Storm Eunice: As it happened - How the South East responded to record-breaking winds

The Cartwheeling Boy statue in Reading was a casualty of the strong winds Credit: Thames Valley Police

A big clean-up is under way after Storm Eunice brought damage, disruption and record-breaking gusts of wind to England.

Millions of people across the South and South East were urged to stay at home on Friday due to safety fears over the impact of Eunice, one of the worst storms to hit the UK in a generation, while transport woes meant many were unable to travel.

The windy conditions led to injuries across the region, along with travel disruption, flight cancellations, power cuts and police forces being inundated with calls.

But, the big clean-up could be hampered as yellow wind and ice warnings are in place across parts of the country.

Watch: Mary Stanley reports on the damage caused by Storm Eunice in the South of England.

Train networks were disrupted with flying debris, while there was damage to buildings and homes.

A man in his 20s was killed in Alton, Hampshire, after a Mercedes-Benz Sprinter pick-up collided with a tree in Old Odiham Road just before midday.

The van hit a fallen tree near Alton, killing one man and injuring another

A member of the public suffered "serious injuries" after being struck by debris from a roof in Henley-on-Thames.A number of train operators have extended warnings not to travel into Saturday. Including GWR and Southern Rail.

The Cartwheeling Boy statue in Reading became a casualty of the high winds, the council promising they would do what they could to restore it.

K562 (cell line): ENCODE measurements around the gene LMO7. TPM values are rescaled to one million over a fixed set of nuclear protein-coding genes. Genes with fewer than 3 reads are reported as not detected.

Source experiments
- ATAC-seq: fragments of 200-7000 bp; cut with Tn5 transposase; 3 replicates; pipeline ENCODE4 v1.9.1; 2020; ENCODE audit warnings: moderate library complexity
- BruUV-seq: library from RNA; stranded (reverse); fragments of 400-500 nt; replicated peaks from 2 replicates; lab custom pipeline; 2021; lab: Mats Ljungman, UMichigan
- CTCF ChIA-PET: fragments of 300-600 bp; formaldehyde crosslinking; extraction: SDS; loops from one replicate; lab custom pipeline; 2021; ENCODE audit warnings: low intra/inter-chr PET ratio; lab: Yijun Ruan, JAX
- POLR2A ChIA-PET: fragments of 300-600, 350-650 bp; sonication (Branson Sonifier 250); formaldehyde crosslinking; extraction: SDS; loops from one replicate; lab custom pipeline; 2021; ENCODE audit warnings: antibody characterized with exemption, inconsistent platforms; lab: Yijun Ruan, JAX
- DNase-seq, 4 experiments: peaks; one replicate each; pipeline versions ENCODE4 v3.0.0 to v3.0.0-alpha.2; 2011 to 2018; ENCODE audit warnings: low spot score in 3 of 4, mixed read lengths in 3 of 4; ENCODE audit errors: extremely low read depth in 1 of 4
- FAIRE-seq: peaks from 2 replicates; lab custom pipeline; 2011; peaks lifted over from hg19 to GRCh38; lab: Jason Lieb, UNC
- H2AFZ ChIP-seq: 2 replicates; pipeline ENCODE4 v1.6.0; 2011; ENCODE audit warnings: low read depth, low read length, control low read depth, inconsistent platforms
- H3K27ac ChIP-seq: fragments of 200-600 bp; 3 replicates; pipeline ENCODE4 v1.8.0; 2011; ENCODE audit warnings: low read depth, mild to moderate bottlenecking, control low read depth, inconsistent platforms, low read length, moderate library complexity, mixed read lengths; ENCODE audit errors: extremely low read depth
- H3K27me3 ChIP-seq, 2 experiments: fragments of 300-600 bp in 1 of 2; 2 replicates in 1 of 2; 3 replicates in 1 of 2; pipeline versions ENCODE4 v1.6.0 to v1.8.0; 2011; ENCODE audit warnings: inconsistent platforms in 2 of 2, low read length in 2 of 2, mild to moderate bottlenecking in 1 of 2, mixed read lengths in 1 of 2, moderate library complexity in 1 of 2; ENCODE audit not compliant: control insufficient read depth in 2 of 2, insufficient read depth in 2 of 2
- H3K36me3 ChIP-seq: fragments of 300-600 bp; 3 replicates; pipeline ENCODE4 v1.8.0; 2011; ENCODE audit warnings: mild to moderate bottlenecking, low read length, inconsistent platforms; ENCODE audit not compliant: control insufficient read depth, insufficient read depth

Police at the scene of the devastation Credit: TVP

Watch: Heather Edwards reports from the Thames Valley as Storm Eunice hit.

The Met Office has issued a less-severe yellow wind warning for much of the south coast of England and South Wales on Saturday, which it said "could hamper recovery efforts from Storm Eunice".

Areas affected by the warning could experience more bridge closures, travel delays and further power cuts.

Winds of 122mph have been verified by the Met Office where they were recorded at the Needles on the Isle of Wight.

The previous record was 118mph at Gwennap Head in Cornwall in 1979.

Watch: Winds of 122mph batter the Needles.

There were still hundreds of power cuts in across our region as of Friday evening.

Police forces and local authorities across the country reported being inundated with phone calls related to the storm, with East Sussex County Council receiving 97 fallen tree reports by 4pm.

On the transport network, several routes were closed.

Watch: Tony Green reports on the impact of Storm Eunice in Kent.

Wind speeds forced the QEII bridge to close, and high sided vehicles were told to avoid coastal roads such as the M27.

Train operators across Britain urged passengers to avoid travelling altogether on Friday, with train operators suspending all routes.

Many train services will remain unopened on Saturday morning and do not travel notices have been reissued for a number of services, according to National Rail Enquiries.

Watch: James Dunham reports from Gatwick after transport was significantly disrupted by Storm Eunice.

A do not travel notice was reissued for the Southern, Thameslink and Great Northern networks for Saturday morning where some routes are expected not to reopen until the afternoon.

South Western Railway expects significant disruption across their network in the morning, while Great Western Railway and Greater Anglia services are suspended until approximately 10am.

Passengers are still being asked to avoid travelling where possible.